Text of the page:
The Peninsula McClellan's Peninsula Plan (earlyFebruary)

67th Tigers

1st Lieutenant
Joined
Nov 10, 2006
ISTM that if the Union is making a major effort like this, there is no threat down along the Peninsula and the Confederates will not be detaching troops to Magruder and Huger.

They were detaching them against an expected inland move by Burnside.
 

trice

Colonel
Joined
May 2, 2006
I agree.

Johnston moved back to the Rappahanock/Rapidan line and had eight divisions available to defend it.

Fredericksburg was under Holmes' command and then Longstreet's when Holmes was reassigned, They had the following around Fredericksburg:

Whiting's division of 3 bdes (Whiting, Hood and Hampton)
Holmes' division of 4 bdes (French, Walker*, Field and SR Anderson)

and were fortifying the heights behind Fredericksburg that cost Burnside so dear.

The other major corps was occupying the area around the O&ARR bridge across the Rapidan (having burned it and the one over the Rappahannock ISTR) and covering the fords with:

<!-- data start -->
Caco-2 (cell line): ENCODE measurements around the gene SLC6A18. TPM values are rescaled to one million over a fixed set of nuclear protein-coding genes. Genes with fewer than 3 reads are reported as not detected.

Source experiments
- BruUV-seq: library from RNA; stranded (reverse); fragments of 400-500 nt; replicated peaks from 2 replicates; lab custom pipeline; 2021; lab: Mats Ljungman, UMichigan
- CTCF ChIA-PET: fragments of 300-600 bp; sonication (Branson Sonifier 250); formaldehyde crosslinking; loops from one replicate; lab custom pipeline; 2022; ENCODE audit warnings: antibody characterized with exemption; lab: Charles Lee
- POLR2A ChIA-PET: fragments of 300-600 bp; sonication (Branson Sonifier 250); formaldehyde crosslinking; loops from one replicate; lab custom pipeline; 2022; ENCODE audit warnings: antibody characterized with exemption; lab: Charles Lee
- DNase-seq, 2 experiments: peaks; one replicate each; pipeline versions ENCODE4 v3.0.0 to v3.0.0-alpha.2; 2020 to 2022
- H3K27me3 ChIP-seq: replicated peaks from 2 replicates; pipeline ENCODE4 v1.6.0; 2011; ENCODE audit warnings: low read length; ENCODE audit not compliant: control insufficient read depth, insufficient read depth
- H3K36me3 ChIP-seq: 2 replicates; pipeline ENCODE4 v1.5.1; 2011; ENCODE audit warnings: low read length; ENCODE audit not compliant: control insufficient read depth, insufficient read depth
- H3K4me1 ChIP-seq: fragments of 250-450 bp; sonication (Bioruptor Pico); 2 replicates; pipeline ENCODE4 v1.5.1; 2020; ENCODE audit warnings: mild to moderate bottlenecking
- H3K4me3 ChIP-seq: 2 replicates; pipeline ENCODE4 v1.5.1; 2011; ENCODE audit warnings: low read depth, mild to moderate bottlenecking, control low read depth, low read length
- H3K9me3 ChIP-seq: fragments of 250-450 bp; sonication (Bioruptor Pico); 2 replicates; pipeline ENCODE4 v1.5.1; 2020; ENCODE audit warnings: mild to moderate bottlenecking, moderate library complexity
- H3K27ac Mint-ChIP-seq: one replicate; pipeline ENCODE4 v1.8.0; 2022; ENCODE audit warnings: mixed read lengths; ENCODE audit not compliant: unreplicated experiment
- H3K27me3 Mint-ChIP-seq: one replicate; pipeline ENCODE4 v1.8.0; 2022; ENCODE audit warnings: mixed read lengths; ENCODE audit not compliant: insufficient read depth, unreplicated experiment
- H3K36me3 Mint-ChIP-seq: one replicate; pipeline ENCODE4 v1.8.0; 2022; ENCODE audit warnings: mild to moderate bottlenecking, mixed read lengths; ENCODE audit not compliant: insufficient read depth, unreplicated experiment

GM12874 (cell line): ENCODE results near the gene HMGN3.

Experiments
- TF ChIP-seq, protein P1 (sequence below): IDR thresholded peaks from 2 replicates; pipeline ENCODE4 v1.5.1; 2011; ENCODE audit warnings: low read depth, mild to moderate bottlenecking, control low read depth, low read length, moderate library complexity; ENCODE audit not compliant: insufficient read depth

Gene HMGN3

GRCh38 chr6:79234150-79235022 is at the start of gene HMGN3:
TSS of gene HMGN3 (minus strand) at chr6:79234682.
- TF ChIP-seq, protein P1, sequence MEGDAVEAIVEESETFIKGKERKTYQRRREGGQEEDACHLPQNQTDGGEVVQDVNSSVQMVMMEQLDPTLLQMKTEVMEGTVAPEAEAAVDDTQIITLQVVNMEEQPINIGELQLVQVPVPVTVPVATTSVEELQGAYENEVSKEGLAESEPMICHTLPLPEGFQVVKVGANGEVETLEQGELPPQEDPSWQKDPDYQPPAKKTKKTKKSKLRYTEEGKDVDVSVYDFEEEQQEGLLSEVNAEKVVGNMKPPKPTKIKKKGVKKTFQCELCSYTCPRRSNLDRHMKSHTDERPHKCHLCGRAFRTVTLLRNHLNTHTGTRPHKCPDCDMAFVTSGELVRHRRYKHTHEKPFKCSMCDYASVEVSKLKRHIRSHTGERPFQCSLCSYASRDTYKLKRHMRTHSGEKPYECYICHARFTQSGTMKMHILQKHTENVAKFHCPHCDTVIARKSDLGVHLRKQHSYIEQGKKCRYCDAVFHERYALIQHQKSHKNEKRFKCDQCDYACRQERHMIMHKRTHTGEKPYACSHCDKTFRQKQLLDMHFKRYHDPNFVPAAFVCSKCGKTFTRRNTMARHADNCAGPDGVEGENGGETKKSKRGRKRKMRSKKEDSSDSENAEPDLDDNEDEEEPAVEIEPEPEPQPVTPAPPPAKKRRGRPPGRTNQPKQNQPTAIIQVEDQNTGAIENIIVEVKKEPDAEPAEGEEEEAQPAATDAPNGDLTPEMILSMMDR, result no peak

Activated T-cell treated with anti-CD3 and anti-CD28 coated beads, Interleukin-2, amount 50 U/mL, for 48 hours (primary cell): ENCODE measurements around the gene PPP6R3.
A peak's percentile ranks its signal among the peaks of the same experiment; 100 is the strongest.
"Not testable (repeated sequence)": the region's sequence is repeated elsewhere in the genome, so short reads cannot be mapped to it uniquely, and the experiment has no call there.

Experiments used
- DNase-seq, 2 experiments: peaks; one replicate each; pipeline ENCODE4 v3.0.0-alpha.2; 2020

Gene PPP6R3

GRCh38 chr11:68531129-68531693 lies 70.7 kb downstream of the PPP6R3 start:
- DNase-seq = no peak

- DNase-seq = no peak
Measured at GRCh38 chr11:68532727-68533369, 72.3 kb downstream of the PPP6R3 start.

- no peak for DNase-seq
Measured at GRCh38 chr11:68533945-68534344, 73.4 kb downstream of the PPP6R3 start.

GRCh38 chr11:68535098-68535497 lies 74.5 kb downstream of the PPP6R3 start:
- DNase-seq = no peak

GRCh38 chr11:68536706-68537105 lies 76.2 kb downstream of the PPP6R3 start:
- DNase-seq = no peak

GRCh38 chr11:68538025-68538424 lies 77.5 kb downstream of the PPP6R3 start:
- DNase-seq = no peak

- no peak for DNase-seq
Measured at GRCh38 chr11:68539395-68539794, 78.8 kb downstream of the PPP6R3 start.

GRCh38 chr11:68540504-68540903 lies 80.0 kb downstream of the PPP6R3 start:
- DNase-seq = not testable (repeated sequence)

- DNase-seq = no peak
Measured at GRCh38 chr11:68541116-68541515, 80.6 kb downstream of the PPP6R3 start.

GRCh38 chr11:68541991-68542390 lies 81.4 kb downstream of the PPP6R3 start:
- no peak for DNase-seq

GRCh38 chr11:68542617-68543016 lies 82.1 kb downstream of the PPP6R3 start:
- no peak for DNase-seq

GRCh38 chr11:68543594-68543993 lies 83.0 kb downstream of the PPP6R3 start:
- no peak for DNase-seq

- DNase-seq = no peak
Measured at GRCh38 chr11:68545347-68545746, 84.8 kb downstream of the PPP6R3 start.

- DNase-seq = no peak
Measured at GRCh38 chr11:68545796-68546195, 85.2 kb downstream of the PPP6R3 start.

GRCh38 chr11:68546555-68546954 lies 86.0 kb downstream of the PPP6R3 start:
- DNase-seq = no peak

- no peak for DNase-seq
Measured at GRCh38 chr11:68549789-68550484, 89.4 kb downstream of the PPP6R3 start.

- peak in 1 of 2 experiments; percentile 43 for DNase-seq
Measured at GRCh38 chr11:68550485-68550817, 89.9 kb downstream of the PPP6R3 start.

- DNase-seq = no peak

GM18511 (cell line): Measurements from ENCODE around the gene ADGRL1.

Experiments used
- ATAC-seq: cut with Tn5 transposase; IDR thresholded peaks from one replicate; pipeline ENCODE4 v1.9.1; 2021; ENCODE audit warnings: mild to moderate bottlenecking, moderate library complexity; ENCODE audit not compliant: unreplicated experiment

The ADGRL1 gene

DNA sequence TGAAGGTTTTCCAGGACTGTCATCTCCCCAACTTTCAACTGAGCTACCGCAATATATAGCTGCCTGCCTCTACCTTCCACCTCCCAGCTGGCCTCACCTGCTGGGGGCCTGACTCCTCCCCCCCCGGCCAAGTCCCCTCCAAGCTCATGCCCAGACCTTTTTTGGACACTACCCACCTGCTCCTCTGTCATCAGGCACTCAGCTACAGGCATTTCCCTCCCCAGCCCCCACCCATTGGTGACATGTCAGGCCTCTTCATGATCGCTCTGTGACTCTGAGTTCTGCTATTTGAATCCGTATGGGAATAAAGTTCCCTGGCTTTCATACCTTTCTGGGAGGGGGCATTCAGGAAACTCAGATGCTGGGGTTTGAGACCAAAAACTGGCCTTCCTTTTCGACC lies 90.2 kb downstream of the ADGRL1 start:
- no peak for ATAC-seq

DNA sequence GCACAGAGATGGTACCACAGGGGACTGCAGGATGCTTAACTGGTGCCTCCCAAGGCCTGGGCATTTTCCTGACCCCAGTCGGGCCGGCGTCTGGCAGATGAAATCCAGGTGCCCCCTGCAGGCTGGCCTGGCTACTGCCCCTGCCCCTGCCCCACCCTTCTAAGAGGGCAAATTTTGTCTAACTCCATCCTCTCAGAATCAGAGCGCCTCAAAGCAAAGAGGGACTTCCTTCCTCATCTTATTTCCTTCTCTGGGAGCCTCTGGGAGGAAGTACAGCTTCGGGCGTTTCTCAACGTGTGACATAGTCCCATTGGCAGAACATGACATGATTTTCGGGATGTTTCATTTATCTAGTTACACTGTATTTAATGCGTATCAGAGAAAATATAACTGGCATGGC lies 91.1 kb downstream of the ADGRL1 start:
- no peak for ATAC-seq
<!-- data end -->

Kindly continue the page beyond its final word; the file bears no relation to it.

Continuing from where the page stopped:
GW Smith's division (GT Anderson, Wilcox* and Toombs)
Longstreet's division of 3 bdes (AP Hill, DR Jones and Pickett, with DR Jones being senior and commanding the division in lieu of Longstreet's assuming a "corps")
Ewell's division (Elzey, Trimble and Taylor)
Early's division of 3 bdes (Early, Rodes and Kershaw)
DH Hill's new division assembled from two slack brigades (Griffith and GB Anderson)
Stuart's cavalry

On the flank is Jackson with his division.

Historically Jeff Davis was going nuts over Burnside and was pulling brigades from other stations to form an army to oppose him. He asked Joe Johnston for Longstreet and his division, but Johnston objected to losing his best division commander. Davis then had Walker and Wilcox pulled from Johnston, Cobb from Magruder and Gregg from SC to add to the NC forces.

Very quickly when McClellan started moving in April Cobb and Wilcox were ordered to Magruder and Gregg, Branch and JR Anderson from the NC force were sent to Northern Virginia where they formed "The Army of the North" with Field's brigade at Fredericksburg and nominally with Ewell's division.

If McClellan inclines to an attack on the Rappahannock/Rapidan line one suspects, Wilcox and Walker would be recalled, and Cobb, Gregg, Branch and JR Anderson's brigades would rapidly be sent north, along with Colston's and Pryor's from Norfolk. This would give Johnston 10 divisions to defend a secure river line.